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Creating a backpack

Creating a backpack needs a complex chain of steps. From choosing materials, designing the style or patterns to completion of product, it’s a combination of every meticulous stage. We found a post that comes from a visit to Riutbag factory we would like to share. Following here is several stages to complete the product.

 

CUTTING MATERIALS Once the factory has created its final manufacturable version of the plant , it knows how much of each piece of material it requires. This means it can put in an order with each of the material manufacturers and have that amount delivered to the factory. Using their final manufacturable version of the company, they know what each of the pattern pieces needs to look like too.

Starting with hundreds of yards of each material, the factors has different sized cutting moulds prepared. At least more than 1000 of each piece will be cut.

It’s difficult for us to imagine the process required to make thousand of rucksacks. That’s double number for straps each of which is made of more than 10 pieces – thousand pieces in total just to make the straps! – and a large number of zip pulls, for instance. So if there are 80 pieces which make up each backpack, that’s more than hundred thousand pieces in total to cut and collect.

 

Using their mould, it’s placed over hundreds of layers of each piece of fabric required for the given bag design. The mould is placed on by hand and a machine is used to press the mould over the material to cut it, one shape at a time. When required, tens of production line cutters will cut pieces by hand if needed.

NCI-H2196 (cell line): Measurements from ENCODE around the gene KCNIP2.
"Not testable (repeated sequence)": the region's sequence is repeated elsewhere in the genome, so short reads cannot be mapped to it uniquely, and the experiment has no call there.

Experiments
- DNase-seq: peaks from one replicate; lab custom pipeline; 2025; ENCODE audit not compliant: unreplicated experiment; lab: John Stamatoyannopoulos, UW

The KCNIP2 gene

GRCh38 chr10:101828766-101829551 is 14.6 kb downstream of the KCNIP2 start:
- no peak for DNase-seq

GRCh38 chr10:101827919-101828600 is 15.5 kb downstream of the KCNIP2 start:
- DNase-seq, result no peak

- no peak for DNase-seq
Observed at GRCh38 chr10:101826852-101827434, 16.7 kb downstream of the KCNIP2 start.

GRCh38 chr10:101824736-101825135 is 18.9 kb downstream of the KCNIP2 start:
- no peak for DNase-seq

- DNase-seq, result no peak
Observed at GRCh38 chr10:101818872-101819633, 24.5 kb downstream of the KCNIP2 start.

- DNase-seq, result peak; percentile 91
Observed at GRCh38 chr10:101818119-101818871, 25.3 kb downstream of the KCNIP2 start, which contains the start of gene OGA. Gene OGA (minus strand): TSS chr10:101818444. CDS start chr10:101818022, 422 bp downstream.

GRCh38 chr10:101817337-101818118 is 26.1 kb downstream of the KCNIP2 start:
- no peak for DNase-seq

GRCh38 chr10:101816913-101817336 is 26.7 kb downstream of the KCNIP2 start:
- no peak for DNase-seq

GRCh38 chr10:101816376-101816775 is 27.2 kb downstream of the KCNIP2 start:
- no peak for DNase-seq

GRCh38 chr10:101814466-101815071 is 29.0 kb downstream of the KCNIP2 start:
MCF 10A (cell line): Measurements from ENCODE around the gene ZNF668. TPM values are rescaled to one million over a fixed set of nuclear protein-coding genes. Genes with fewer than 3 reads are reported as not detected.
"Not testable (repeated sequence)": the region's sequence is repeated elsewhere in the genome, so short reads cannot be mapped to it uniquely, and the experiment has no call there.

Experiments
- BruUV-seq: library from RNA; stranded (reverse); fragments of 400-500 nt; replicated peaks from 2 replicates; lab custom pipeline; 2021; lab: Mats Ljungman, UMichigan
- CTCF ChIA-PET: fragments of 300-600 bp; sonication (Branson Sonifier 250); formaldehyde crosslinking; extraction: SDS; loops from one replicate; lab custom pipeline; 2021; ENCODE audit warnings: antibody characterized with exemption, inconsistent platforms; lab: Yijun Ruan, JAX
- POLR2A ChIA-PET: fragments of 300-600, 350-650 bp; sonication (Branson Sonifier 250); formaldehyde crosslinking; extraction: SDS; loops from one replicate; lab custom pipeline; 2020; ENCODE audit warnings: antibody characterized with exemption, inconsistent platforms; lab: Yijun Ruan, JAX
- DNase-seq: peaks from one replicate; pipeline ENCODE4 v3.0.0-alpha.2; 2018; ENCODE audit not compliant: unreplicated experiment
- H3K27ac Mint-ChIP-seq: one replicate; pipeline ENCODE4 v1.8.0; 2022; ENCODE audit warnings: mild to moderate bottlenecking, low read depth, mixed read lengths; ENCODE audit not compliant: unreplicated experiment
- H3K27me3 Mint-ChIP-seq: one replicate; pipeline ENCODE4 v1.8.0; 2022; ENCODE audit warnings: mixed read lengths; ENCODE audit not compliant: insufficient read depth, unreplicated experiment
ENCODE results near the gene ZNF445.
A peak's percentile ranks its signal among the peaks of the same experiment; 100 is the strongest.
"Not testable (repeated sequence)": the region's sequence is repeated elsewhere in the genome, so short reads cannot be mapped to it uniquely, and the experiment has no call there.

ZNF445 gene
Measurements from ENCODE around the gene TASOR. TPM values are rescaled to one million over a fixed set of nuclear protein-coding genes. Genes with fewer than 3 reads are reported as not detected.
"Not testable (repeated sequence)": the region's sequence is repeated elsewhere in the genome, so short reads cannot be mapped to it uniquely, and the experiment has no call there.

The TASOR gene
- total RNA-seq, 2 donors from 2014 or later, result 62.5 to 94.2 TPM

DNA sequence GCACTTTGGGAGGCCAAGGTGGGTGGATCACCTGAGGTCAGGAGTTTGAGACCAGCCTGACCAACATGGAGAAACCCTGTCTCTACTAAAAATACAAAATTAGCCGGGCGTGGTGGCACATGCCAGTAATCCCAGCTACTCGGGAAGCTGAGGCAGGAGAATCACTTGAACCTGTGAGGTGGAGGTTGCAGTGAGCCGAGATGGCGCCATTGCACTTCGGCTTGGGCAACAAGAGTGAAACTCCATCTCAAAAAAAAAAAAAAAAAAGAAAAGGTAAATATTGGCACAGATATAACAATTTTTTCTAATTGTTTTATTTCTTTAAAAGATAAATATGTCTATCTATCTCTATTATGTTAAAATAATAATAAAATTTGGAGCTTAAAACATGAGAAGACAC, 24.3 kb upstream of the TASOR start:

EMBROIDERY AND PRINTING All the details on the fabric you see – embroidered logos, panels, designs or prints – must be added after the material is cut and before the pattern pieces make their way to the production line stitchers. Piles of cut material make their way up to production line to begin being sewn into individual parts of the bag. One or two people are given the design, they practice it under instruction of the production line manager and then make as many as is required.

 

In the case of each brand, the front panel is embroidered with the brand logo. This will be embroidered by machine on to 1300 panels by one or two people. The same goes for the printed logo on the inside tablet holding panel. Once they are ready all material is stacked and moved to the production line.

SEWING SMALLER COMPONENTS Thinking about a backpack, there are some individual pieces which must be made first before the whole bag is constructed by one person. Each strap must be constructed first. So one person has the task of learning to make, refining their approach, testing and then creating more than 100 components each day.

 

Unless the design lends itself to doing two processes in one, the person will systematically do one process at a time. 1) Sew inner foam to mesh padding; 2) sew foam/mesh padding to outer; 3) sew adjustable chest strap holder to rest of strap; 4) attach glider; 5) sew binding on to outer panel; 6) sew outer panel on to rest of strap as so on. This is to make one component. Other components on the bag which must be finished before final construction include the large padded strap at the top of the knapsack, bottle holder compartments and the three-compartment laptop holder.